The Mudcat Café TM
Thread #45987   Message #683330
Posted By: Don Firth
04-Apr-02 - 08:56 PM
Thread Name: Your Musical Influences
Subject: RE: Your Musical Influences
I'm spooked! I know I did not type "Wilma" while writing up that post. The scary part is that a woman named Wilma, who passed away a couple of years ago, had been a good friend of mine since high school. Although she didn't really perform, she did sing some, and she was fairly prominent around Seattle's folk scene all along. So Wilma was pretty musical. It would be very characteristic of her to haunt my computer!

I found the following blurb on Richard (yup, Richard) Dyer-Bennet on an obscure website:—

Born in Leicester, October 6th, 1913; died in Monterey, Mass, USA in 1991. This British-born American tenor and guitarist helped to revive the popularity of folk music through his concert performances, recordings, compositions, and teaching. Though born in England, Dyer-Bennet grew up in Canada and California and attended the University of California at Berkeley (1932-35), where he studied English and music. (He became a naturalized U.S. citizen in 1935). After visiting Swedish folklorist Sven Scholander in 1935, Dyer-Bennet adopted Scholander's trinity of song interpretation - poetry, melody, and lute accompaniment. In 1944, though, he switched to the Spanish guitar and gave the first of what would become annual solo concerts at New York City's Town Hall; the impresario Sol Hurok signed him for national and foreign tours for many years. He gained a cult following with his approximately 800 songs (including about 100 of his own composition) that ranged through British and French ballads, European medieval songs, Swedish shepherd tunes, and American cowboy songs. Curiously, though identified as a folk singer, he preferred the label minstrel or troubadour. Dyer-Bennet stopped giving concerts after a stroke in 1972 limited use of his left hand. From 1970 to 1983 he taught at the State University of New York at Stony Brook.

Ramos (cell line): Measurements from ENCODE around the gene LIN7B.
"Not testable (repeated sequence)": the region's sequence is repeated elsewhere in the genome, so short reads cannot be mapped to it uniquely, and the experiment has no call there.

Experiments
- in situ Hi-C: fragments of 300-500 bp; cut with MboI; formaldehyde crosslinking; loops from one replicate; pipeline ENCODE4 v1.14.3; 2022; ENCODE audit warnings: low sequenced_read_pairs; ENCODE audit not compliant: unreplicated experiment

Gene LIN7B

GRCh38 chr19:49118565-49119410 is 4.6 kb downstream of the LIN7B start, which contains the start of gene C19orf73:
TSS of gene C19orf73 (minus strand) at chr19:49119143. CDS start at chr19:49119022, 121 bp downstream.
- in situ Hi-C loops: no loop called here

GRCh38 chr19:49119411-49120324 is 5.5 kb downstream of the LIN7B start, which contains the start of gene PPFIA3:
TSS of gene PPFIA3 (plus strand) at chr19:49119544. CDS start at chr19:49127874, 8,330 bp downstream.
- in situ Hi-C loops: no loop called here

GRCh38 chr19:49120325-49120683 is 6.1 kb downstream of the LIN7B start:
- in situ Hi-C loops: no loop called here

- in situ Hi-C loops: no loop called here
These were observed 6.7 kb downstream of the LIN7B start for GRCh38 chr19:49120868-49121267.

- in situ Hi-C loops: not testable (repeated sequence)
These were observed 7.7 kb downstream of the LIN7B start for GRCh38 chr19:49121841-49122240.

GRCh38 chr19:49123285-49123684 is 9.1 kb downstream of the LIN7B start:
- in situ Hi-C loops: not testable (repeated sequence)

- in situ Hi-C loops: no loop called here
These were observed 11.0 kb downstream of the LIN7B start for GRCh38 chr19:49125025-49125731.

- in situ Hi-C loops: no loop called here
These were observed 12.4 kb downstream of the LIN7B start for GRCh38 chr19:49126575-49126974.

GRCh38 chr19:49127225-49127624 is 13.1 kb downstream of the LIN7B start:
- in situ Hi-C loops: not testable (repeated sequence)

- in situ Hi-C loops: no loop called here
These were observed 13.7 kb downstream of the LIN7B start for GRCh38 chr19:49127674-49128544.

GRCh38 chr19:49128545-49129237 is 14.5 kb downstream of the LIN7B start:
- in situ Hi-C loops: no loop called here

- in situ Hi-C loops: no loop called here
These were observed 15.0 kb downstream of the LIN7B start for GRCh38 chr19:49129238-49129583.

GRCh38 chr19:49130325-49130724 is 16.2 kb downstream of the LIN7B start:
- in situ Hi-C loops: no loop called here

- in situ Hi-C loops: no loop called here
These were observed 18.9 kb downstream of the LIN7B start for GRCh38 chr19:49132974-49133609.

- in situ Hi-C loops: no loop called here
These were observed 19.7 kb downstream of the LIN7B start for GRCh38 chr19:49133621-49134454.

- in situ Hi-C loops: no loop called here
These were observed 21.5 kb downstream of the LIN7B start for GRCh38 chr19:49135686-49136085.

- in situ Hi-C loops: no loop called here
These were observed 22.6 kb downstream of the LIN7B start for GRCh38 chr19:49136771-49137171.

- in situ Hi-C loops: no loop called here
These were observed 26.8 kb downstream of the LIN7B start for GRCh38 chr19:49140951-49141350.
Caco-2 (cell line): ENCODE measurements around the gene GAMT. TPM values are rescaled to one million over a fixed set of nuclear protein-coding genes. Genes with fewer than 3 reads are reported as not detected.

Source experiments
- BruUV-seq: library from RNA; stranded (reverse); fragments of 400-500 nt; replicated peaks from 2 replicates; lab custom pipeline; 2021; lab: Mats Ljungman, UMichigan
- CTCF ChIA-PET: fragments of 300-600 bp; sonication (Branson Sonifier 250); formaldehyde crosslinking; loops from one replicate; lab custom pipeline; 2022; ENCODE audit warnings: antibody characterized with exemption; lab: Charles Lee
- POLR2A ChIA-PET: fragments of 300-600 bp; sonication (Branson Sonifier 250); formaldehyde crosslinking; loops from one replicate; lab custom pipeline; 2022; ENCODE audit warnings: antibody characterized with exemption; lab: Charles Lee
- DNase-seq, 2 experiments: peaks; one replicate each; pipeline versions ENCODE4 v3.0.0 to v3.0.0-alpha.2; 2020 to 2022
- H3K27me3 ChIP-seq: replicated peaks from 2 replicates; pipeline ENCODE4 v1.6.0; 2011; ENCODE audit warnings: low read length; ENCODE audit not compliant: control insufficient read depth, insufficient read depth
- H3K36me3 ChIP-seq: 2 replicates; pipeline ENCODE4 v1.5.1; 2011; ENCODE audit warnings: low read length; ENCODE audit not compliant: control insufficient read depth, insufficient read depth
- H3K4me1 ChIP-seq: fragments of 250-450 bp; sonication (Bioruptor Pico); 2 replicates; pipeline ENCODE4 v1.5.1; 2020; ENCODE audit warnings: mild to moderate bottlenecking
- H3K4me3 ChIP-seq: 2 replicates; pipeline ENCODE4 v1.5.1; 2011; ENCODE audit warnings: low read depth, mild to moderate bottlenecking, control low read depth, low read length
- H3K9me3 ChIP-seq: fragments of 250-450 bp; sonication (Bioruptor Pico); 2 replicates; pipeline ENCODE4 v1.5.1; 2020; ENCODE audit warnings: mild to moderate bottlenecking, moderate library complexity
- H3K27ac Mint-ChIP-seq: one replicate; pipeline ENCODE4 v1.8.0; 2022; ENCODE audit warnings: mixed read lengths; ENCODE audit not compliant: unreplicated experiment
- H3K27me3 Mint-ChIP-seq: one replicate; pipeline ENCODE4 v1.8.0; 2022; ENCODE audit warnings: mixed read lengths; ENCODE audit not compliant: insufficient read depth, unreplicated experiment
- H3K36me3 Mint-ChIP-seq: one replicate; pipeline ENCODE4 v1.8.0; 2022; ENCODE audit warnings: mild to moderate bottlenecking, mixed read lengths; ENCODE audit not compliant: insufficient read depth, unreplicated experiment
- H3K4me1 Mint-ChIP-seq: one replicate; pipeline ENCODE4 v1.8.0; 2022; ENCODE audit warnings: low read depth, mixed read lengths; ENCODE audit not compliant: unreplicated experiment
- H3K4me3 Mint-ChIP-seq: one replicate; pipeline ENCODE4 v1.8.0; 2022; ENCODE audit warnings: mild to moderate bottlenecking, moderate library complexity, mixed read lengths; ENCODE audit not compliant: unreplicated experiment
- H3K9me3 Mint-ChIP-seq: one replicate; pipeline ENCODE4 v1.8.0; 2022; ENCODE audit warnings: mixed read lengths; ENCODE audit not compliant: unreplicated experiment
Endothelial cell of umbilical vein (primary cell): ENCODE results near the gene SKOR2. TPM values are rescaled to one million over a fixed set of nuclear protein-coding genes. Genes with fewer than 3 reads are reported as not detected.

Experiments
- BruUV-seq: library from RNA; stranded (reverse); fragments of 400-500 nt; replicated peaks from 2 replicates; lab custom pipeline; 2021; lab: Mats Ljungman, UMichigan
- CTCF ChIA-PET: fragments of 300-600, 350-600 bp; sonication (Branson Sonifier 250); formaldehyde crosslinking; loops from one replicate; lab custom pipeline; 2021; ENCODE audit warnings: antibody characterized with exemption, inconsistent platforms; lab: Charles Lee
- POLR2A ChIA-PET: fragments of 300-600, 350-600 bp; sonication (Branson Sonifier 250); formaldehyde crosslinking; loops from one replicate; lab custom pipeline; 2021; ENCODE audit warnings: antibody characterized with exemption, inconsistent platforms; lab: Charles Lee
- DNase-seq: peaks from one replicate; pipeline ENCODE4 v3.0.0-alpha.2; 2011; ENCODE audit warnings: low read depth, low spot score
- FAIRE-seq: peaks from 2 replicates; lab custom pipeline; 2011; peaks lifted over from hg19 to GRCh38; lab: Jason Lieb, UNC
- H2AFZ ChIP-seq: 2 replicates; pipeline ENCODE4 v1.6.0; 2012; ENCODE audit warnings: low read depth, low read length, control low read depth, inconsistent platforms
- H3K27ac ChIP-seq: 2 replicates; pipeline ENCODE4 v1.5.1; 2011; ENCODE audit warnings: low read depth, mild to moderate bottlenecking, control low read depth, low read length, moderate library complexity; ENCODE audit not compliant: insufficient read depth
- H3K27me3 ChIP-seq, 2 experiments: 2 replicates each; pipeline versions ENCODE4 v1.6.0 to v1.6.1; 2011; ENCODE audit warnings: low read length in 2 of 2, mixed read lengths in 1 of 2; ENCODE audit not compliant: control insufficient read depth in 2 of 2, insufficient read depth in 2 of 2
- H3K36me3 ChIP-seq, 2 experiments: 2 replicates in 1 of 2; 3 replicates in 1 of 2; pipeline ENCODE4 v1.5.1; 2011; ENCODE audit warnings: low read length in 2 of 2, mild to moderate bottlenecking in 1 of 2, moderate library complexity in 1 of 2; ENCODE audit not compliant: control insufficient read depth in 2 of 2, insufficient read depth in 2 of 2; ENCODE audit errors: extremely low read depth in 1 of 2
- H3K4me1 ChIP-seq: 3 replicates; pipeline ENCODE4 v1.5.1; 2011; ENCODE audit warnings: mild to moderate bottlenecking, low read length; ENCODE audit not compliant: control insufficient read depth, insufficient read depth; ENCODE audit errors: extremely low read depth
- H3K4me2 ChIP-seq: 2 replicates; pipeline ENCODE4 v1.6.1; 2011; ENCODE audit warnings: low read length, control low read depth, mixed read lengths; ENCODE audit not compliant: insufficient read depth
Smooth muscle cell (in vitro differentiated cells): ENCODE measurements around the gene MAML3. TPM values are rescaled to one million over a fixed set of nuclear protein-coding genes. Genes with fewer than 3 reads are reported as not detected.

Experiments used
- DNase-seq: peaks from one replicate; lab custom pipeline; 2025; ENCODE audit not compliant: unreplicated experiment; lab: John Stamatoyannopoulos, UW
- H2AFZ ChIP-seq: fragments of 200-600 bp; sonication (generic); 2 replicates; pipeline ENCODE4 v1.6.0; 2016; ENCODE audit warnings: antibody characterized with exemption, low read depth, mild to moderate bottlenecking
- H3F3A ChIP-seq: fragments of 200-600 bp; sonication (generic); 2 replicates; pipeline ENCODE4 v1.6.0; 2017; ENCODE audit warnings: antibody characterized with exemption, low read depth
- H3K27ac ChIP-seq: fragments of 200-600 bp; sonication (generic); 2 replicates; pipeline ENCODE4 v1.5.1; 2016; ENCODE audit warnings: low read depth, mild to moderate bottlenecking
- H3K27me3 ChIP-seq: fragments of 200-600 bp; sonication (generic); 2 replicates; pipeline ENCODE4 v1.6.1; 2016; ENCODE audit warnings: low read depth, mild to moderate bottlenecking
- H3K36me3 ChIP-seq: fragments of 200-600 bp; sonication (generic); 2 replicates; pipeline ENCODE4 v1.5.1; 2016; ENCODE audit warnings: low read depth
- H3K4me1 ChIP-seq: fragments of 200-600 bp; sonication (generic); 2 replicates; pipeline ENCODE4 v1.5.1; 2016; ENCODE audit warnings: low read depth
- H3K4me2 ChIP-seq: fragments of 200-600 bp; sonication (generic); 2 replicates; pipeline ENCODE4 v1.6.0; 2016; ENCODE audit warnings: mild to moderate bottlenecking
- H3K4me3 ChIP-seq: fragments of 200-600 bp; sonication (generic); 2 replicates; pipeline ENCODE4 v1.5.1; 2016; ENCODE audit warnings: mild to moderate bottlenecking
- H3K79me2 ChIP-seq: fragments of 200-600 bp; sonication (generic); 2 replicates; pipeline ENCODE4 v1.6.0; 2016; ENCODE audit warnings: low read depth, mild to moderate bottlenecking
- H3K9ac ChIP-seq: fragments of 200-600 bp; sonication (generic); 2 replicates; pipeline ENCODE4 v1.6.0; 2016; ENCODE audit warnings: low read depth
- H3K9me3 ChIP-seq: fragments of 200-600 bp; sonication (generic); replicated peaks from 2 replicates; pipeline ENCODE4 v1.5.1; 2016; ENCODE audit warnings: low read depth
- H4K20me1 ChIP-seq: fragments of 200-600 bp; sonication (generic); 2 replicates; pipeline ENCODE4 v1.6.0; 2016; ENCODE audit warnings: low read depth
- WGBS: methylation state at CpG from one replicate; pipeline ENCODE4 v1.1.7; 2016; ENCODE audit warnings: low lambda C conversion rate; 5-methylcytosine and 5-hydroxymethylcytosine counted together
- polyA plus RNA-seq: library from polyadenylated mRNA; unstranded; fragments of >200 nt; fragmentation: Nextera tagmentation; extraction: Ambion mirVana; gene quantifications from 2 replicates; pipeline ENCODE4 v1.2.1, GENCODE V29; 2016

The tradition Dyer-Bennet was following was Sven Scholander's. This involved a trained, professional singer performing a wide variety of traditional songs in concert halls. That's was what he was all about. As the above blurb implies, he never at any time claimed to be a "folk singer." In fact, he vociferously denied it, reserving the term for what we now call "source singers."

It's okay not to like Richard Dyer-Bennet's singing. After all, taste is taste, and not everybody's is the same. But I've noted that most American folk music enthusiasts who don't like him because they feel he doesn't sound "rustic" enough. But they simple don't understand where he was coming from. He was highly successful at becoming what he fully intended to be: a trained, self-accompanied concert singer of traditional songs. A modern day minstrel. Not a folk singer.

Like him or dislike him, ya gotta admit, he was one helluva singer!

Don Firth

(Wilma? Are you in there?)